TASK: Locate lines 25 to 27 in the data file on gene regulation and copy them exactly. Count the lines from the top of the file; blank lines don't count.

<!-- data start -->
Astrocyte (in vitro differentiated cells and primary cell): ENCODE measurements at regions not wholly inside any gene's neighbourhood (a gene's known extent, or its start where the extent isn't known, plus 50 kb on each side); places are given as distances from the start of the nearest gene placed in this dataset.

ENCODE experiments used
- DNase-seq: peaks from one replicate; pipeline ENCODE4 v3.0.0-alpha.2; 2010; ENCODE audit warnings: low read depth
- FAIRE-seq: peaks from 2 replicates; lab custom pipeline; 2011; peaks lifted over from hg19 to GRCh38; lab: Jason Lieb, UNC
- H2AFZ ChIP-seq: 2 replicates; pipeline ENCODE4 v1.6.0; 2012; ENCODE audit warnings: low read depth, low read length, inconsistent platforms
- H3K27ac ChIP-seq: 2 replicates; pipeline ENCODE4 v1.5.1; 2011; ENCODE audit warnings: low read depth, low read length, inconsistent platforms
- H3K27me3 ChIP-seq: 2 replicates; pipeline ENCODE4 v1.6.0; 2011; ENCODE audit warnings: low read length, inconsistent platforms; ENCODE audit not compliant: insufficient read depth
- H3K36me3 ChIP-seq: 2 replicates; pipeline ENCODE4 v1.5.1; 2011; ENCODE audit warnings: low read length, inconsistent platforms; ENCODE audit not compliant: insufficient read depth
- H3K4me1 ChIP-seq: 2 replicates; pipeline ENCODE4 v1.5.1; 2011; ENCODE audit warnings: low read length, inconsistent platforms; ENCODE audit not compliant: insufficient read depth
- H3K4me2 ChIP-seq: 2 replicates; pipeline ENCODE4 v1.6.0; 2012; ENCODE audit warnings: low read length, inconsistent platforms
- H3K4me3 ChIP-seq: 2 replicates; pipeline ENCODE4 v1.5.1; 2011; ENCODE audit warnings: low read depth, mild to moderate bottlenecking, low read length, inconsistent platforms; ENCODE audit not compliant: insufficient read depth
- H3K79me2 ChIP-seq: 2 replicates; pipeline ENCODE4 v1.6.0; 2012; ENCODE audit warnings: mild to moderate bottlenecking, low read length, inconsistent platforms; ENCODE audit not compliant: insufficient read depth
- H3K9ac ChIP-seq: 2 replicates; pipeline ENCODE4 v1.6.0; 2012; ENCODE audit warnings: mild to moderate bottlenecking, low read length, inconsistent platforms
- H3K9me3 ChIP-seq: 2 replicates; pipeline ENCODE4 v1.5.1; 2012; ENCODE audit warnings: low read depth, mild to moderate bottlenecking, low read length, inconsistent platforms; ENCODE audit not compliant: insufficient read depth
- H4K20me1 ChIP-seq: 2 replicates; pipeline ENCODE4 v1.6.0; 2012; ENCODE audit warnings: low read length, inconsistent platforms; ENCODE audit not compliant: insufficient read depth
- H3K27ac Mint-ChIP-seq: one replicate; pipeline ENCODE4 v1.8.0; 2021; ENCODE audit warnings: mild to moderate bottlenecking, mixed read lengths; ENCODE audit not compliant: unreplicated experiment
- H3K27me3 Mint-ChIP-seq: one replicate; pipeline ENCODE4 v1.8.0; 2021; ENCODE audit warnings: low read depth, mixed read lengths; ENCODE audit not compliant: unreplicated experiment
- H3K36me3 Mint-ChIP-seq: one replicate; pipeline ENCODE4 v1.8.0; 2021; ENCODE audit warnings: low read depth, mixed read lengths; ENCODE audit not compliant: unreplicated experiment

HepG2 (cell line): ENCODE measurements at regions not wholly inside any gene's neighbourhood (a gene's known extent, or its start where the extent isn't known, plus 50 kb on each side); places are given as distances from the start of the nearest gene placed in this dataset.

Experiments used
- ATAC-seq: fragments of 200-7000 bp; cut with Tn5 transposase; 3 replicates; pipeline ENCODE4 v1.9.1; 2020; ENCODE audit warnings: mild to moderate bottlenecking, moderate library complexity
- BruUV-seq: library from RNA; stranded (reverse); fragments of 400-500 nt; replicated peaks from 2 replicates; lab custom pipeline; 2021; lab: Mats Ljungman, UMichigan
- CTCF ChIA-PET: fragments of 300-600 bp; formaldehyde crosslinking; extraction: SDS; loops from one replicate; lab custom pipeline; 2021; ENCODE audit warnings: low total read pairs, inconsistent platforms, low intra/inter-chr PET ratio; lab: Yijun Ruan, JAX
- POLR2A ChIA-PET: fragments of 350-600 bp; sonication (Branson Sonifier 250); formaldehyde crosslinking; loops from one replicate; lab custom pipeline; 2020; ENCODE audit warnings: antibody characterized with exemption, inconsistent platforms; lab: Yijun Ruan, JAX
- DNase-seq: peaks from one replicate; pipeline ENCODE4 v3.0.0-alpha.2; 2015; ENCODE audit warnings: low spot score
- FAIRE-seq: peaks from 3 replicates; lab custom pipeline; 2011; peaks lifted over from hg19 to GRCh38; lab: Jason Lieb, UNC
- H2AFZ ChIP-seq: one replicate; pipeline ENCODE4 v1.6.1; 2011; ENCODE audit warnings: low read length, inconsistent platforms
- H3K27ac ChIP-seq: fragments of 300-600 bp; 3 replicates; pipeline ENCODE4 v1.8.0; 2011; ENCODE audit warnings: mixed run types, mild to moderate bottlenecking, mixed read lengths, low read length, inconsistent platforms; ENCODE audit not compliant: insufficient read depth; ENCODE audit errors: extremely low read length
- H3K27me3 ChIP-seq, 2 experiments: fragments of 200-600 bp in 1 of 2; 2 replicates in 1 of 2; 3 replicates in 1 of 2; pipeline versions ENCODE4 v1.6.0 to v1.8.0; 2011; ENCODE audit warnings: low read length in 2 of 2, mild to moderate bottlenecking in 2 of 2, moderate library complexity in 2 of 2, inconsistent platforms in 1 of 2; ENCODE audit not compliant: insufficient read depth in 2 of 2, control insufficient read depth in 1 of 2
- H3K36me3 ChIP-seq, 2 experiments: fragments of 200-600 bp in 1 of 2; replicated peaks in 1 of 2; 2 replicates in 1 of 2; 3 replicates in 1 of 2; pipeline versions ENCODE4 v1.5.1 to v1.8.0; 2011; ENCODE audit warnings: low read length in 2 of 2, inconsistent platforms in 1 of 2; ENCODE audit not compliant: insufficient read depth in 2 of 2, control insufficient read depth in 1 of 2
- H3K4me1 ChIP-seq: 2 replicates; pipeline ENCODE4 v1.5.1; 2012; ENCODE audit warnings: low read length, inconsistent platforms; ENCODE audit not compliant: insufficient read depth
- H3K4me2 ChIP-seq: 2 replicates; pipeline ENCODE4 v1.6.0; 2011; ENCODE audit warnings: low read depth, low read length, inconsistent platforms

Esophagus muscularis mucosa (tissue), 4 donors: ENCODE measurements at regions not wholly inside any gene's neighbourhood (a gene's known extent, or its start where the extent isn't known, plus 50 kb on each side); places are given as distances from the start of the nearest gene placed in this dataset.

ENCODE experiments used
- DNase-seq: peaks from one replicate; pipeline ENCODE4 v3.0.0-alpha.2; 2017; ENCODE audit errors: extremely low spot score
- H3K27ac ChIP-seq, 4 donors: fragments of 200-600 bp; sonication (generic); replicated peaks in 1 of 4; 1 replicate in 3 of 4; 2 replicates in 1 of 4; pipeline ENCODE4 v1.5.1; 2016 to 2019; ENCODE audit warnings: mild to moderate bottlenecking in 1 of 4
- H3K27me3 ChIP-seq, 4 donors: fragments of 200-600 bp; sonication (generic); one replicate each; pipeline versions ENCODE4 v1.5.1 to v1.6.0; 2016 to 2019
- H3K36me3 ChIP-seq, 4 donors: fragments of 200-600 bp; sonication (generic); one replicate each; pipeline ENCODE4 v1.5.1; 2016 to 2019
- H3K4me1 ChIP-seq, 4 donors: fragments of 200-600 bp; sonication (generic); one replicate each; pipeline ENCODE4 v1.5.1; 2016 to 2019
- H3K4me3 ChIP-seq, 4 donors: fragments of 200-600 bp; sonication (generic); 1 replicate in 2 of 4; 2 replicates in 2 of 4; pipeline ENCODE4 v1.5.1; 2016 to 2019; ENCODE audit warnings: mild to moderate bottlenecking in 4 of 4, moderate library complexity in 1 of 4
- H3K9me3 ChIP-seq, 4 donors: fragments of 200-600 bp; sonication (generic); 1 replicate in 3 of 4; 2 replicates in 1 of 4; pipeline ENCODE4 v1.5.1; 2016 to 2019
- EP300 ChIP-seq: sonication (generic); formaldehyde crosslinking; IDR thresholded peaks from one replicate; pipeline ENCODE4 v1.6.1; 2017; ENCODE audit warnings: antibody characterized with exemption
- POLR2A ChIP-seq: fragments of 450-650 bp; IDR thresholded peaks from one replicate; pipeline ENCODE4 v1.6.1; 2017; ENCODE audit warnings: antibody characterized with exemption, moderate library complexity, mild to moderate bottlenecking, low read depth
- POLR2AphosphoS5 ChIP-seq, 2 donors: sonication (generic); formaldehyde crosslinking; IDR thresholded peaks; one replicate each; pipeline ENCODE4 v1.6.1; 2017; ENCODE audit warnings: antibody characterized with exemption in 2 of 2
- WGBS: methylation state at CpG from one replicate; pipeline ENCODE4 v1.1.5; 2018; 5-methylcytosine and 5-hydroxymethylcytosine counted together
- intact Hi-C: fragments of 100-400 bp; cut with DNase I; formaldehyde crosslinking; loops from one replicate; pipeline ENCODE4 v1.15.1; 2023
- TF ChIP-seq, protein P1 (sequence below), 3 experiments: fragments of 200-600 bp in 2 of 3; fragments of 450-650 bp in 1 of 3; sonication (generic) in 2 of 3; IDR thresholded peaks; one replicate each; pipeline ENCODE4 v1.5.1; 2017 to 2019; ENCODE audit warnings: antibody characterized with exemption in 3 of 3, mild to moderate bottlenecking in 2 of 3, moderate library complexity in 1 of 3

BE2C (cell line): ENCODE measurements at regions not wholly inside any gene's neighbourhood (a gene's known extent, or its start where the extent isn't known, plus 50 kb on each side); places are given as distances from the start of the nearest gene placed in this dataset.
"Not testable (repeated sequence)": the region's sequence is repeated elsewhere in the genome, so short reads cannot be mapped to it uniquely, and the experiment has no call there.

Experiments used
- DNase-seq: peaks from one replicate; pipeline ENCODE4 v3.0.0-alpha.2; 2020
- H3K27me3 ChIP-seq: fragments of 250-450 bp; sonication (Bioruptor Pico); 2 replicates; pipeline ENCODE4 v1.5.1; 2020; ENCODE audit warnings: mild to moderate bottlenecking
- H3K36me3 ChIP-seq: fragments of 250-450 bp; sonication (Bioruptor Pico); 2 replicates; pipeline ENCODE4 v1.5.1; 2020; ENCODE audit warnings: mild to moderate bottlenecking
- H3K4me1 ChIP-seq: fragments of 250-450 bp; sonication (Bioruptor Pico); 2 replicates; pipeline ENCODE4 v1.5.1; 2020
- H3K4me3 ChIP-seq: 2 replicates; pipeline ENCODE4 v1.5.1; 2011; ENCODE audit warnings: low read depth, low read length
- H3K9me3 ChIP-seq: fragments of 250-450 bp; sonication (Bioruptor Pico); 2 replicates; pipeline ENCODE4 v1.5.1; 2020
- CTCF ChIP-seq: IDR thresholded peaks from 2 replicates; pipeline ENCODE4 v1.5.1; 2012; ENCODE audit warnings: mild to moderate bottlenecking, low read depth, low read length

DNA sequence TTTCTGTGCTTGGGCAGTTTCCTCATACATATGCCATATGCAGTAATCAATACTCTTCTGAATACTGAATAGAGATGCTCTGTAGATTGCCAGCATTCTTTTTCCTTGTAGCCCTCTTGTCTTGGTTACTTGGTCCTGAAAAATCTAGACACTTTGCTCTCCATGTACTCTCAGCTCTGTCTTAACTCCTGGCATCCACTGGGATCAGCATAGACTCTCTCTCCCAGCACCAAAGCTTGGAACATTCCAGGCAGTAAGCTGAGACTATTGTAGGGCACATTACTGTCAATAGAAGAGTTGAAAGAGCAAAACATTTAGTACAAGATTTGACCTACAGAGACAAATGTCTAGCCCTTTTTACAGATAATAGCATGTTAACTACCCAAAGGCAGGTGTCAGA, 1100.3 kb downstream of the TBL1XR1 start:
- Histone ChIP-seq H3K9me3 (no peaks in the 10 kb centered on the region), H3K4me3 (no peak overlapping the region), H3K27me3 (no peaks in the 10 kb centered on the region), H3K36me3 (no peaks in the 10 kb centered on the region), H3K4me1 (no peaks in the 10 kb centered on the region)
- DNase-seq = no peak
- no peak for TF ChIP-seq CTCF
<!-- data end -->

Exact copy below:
- DNase-seq: peaks from one replicate; pipeline ENCODE4 v3.0.0-alpha.2; 2015; ENCODE audit warnings: low spot score
- FAIRE-seq: peaks from 3 replicates; lab custom pipeline; 2011; peaks lifted over from hg19 to GRCh38; lab: Jason Lieb, UNC
- H2AFZ ChIP-seq: one replicate; pipeline ENCODE4 v1.6.1; 2011; ENCODE audit warnings: low read length, inconsistent platforms